- David C. Ramzan
15th April 2022
From a low road bridge crossing the Fosse Way near Trewsbury Mead to the towering Queen Elizabeth Bridge linking Kent to Essex, the River Thames is crossed by over 200 bridges, some simple wooden or stonework structures, others magnificent architectural constructions.
Stretching across the southern counties of England, starting as a trickle in a Gloucestershire meadow to the vast expanse of tidal water leading into the North Sea, the course of the River Thames defined local kingdoms, tribal lands and later the counties situated to the north and south of the river.
Throughout this time, although London Bridge was the first permanent structure to traverse the river in London, other bridges crossed the Thames further upstream, first simple structures erected for moving livestock and carts from one field to another, where the waterway dividing farmland and pasture was too wide or too strong to cross by fording, then new building techniques made it possible for carpenters and stonemasons to construct permanent structures to link communities, hamlets, villages and towns.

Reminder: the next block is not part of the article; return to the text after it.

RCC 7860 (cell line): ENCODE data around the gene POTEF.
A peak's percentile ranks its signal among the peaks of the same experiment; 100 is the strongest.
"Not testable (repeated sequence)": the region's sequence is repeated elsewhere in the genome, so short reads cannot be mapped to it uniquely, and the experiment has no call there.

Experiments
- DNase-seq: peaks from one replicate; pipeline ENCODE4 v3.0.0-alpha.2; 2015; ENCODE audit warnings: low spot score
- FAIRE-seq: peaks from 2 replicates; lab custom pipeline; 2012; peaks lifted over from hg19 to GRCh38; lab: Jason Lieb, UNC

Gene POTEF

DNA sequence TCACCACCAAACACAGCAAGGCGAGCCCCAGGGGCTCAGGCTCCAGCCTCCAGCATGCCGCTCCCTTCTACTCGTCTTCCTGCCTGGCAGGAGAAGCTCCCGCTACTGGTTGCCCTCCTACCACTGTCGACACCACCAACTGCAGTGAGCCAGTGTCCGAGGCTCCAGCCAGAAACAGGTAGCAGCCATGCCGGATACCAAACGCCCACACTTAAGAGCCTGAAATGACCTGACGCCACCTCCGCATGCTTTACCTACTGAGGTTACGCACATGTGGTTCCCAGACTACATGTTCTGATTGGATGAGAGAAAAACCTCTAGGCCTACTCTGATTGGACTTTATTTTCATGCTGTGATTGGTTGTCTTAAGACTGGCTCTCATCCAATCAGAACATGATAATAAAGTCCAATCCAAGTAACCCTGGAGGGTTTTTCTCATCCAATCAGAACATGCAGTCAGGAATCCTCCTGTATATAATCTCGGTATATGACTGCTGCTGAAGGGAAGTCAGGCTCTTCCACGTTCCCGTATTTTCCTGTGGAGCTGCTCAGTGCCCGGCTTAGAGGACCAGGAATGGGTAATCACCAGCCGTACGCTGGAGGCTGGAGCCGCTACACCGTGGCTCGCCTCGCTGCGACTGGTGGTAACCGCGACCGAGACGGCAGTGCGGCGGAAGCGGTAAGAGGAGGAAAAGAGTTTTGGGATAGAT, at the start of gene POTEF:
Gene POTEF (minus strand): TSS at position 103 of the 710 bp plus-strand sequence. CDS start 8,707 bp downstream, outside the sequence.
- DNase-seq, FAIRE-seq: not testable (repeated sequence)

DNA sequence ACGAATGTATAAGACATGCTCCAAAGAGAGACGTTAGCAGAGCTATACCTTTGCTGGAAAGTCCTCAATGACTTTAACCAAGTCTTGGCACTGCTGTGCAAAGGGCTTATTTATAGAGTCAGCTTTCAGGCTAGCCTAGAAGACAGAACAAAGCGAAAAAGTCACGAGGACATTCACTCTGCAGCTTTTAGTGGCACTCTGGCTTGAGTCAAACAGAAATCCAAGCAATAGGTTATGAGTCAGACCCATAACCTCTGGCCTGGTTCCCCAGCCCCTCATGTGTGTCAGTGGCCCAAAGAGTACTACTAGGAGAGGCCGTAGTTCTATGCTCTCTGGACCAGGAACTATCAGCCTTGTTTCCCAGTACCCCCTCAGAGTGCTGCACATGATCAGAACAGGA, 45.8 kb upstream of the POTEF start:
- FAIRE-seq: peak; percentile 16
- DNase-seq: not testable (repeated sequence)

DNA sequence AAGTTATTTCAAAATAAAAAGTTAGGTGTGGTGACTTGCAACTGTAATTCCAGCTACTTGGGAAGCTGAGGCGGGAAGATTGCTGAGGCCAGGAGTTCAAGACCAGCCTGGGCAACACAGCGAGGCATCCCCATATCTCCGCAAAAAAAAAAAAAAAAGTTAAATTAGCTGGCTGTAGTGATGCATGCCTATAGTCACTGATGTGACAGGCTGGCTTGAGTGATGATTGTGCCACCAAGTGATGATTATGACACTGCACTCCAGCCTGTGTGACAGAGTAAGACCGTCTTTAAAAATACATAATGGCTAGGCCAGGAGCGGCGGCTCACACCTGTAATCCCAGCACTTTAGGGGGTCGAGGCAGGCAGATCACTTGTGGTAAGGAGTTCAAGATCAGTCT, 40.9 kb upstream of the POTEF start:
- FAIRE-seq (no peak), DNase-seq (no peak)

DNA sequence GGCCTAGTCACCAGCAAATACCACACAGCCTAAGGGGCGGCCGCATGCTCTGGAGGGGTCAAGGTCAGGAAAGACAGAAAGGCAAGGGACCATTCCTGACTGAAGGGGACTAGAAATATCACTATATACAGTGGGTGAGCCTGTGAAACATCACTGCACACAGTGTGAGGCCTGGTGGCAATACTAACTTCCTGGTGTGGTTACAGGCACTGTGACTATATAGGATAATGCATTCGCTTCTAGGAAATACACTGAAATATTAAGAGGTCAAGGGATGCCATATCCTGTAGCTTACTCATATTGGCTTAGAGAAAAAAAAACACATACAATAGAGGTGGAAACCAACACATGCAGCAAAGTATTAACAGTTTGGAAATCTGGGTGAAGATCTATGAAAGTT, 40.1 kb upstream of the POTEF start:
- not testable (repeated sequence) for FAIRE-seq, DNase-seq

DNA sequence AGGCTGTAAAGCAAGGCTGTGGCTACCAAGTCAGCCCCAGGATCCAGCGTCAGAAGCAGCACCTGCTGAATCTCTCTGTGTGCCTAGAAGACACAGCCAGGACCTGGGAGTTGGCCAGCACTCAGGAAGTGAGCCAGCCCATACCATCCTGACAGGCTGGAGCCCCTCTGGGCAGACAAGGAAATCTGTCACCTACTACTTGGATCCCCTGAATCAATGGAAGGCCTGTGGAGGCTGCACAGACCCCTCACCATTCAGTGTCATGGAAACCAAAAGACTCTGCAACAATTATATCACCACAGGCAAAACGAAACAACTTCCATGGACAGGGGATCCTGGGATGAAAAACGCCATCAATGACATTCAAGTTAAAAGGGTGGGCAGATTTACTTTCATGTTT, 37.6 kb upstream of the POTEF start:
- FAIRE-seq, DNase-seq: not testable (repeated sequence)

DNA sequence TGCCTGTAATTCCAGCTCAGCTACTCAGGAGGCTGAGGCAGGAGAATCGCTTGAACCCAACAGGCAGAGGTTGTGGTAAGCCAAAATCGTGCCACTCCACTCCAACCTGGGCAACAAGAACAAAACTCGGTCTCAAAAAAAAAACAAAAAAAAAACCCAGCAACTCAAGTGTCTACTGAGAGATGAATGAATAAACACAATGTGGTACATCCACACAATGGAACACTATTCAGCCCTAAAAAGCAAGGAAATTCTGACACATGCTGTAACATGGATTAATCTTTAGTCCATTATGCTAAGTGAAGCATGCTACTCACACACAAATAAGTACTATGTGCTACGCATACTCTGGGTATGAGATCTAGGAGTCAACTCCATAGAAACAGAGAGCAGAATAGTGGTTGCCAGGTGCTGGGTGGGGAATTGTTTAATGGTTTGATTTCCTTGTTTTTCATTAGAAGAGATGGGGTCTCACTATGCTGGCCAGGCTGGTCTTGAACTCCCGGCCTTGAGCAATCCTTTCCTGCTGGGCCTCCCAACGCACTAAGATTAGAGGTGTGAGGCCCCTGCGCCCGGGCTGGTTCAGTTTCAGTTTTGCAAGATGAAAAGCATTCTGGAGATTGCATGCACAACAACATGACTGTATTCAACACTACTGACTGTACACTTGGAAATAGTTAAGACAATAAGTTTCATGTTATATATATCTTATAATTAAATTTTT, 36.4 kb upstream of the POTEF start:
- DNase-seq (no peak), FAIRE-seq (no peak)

Of the 200 bridges many have fascinating stories to tell, of their construction and historical events which surround them, from prehistory and Roman times up to the twenty-first century. In this book author David C. Ramzan explores the economic and social history of these Thames bridges, some unassuming, but no less important, while others are unique in design and construction.